Author(s): Zheng H, Bi J, Krendel M, Loh SN, Zheng H, Bi J, Krendel M, Loh SN
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Abstract Biosensors can be used in applications ranging from identifying disease biomarkers to detecting spatial and temporal distributions of specific molecules in living cells. A major challenge facing biosensor development is how to functionally couple a biological recognition domain to an output module so that the binding event can be transduced to a visible and quantifiable signal [e.g., Förster resonance energy transfer (FRET)]. Most designs achieve coupling by means of a binding protein that changes conformation upon interacting with its target. This approach is limited by the fact that few proteins possess such natural allosteric mechanisms, and for those that do, the conformational change is frequently not extensive enough to produce a large change in distance between FRET donor and acceptor groups. Here, we introduce protein fragment exchange (FREX) to address both problems. FREX employs two components: a folded binding protein and a fragment duplicated from it, the latter of which can be chosen from many possible fragments. The system is rationally tuned so that addition of ligand induces a conformational change in which the fragment exchanges positions with the corresponding segment of the binding protein. Placing fluorescent donor and acceptor groups on the binding protein and fragment reduces the background level of FRET of the unbound sensor, resulting in a ratiometric FRET response that is expected to be strong and reproducible from protein to protein. FREX is demonstrated using fibronectin III, a monobody binding scaffold that has been tailored to recognize multiple targets. Sensors labeled with Alexa FRET pairs exhibit ratiometric FRET changes of up to 8.6-fold and perform equally well in buffer and serum. A genetically encoded variant of this sensor is shown to be functional in cell lysates and in mammalian cell cultures.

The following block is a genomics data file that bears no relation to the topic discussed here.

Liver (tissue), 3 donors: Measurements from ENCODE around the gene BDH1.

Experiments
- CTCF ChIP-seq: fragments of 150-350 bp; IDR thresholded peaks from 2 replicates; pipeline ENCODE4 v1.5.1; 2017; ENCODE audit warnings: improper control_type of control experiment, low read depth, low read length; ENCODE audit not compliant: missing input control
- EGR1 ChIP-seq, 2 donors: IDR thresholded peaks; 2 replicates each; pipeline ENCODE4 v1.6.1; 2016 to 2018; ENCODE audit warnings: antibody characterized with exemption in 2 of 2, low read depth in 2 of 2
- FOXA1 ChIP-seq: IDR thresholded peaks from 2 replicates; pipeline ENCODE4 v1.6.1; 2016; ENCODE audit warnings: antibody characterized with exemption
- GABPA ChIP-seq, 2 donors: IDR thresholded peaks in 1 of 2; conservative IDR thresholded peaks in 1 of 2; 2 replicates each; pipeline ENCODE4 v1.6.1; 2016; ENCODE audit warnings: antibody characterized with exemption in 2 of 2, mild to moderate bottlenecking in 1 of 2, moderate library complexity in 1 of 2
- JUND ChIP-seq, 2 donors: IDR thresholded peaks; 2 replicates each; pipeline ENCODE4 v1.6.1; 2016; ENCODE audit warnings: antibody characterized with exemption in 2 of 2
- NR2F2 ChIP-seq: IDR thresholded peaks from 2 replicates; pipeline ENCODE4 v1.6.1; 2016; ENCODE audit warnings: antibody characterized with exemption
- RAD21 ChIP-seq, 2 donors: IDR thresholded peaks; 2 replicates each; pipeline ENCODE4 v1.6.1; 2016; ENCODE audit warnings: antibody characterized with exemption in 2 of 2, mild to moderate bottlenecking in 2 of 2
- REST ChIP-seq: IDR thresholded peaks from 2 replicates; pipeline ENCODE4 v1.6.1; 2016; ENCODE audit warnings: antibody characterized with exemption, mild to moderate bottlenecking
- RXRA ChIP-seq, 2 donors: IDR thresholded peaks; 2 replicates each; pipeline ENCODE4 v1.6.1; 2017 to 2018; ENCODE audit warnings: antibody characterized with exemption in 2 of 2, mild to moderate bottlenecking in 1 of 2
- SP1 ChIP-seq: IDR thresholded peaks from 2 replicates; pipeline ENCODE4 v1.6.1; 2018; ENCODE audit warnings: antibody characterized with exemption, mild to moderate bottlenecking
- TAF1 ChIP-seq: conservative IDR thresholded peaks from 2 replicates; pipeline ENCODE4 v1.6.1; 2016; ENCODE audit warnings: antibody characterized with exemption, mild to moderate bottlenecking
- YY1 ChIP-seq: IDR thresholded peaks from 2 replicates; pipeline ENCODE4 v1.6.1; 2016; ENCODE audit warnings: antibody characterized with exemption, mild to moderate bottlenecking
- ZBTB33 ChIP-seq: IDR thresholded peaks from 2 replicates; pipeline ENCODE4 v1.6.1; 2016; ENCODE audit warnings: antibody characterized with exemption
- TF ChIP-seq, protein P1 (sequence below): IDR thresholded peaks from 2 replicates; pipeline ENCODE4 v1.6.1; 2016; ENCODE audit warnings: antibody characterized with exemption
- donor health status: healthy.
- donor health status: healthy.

This article was published in Biochemistry
and referenced in Biosensors Journal